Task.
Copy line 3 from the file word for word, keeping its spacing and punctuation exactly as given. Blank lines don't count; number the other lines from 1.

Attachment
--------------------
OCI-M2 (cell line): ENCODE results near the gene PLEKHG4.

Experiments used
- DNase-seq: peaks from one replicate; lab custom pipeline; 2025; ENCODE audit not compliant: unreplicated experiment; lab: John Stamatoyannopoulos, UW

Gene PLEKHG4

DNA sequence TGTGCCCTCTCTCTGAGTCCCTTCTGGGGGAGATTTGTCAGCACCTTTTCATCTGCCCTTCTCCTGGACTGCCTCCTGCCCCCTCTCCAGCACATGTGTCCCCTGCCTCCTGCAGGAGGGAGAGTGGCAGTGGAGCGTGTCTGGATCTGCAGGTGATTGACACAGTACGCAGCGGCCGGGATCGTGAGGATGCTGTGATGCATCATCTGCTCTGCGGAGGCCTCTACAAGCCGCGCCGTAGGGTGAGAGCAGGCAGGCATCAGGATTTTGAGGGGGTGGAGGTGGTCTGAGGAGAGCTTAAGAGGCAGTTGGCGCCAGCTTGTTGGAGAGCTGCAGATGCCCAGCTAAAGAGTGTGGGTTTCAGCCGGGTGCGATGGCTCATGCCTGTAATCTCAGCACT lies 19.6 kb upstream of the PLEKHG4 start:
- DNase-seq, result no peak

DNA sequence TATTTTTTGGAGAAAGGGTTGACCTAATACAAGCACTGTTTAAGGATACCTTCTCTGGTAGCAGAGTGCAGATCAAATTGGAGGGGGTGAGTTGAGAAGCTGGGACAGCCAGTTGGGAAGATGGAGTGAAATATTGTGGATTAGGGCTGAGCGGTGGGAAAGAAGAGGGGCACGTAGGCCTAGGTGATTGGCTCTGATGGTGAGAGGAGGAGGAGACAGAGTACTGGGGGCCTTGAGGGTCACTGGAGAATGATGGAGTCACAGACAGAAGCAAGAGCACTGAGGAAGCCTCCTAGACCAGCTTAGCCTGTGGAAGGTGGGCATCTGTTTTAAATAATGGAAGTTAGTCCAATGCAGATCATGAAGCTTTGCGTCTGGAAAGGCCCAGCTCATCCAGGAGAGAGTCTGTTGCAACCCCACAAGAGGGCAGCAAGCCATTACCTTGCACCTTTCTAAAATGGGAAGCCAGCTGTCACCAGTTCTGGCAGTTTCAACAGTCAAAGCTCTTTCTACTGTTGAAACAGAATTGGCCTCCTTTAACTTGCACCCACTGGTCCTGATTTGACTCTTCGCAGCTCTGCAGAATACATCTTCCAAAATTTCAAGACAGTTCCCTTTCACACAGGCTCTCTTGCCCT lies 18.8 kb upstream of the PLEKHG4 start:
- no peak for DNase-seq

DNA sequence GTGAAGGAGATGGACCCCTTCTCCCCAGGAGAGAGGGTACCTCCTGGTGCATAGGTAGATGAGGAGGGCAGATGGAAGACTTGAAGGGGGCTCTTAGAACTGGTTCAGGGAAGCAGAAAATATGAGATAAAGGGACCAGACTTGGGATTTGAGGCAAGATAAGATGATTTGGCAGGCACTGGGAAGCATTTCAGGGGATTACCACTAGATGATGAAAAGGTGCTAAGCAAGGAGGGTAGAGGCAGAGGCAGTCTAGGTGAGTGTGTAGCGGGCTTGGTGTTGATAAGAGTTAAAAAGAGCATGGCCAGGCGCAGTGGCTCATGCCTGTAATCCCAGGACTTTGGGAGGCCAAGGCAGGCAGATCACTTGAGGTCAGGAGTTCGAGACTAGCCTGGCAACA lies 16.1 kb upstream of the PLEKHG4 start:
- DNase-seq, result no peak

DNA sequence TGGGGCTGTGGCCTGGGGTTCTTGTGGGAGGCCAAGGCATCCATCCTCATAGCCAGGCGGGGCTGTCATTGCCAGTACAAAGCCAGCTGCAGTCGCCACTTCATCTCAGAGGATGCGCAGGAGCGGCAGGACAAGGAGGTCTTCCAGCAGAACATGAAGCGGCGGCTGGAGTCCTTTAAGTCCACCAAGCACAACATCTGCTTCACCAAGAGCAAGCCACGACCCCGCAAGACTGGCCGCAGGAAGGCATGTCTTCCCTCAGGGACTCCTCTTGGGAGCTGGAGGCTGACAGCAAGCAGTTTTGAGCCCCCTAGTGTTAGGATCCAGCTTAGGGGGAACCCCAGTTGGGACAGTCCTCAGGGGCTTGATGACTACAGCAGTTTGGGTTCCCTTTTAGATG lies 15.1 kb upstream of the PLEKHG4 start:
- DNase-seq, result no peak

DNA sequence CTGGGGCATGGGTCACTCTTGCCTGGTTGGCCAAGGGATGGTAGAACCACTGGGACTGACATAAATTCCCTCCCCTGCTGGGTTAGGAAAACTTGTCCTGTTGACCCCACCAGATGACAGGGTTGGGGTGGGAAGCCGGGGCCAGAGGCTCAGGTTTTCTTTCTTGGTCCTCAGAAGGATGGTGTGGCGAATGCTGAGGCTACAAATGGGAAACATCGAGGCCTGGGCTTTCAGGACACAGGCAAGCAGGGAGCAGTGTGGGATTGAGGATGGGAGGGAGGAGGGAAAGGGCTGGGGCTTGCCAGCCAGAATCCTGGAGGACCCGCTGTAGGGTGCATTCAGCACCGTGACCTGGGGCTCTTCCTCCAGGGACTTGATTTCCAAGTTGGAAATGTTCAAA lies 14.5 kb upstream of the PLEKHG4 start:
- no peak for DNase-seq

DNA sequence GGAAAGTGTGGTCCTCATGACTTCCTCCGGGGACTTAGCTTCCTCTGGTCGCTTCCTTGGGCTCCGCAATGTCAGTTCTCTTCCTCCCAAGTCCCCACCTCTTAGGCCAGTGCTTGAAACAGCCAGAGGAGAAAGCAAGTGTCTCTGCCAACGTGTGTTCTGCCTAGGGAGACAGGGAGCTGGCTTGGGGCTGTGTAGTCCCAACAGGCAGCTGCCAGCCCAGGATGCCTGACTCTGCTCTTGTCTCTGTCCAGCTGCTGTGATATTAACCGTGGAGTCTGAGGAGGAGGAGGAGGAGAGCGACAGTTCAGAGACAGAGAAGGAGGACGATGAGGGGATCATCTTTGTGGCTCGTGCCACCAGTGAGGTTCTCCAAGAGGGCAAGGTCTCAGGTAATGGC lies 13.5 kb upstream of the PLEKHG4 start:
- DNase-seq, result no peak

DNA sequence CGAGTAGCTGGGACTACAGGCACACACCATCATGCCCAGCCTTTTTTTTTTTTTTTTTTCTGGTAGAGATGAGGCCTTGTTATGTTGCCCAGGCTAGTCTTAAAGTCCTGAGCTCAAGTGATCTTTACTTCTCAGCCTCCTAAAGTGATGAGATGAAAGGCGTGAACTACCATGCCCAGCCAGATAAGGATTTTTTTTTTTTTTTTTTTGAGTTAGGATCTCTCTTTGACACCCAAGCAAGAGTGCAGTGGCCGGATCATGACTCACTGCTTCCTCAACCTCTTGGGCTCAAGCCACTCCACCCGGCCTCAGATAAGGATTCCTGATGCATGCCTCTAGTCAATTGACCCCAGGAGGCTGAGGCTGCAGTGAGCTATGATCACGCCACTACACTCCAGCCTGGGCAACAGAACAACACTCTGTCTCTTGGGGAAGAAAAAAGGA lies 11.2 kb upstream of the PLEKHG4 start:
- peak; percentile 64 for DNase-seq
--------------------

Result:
- DNase-seq: peaks from one replicate; lab custom pipeline; 2025; ENCODE audit not compliant: unreplicated experiment; lab: John Stamatoyannopoulos, UW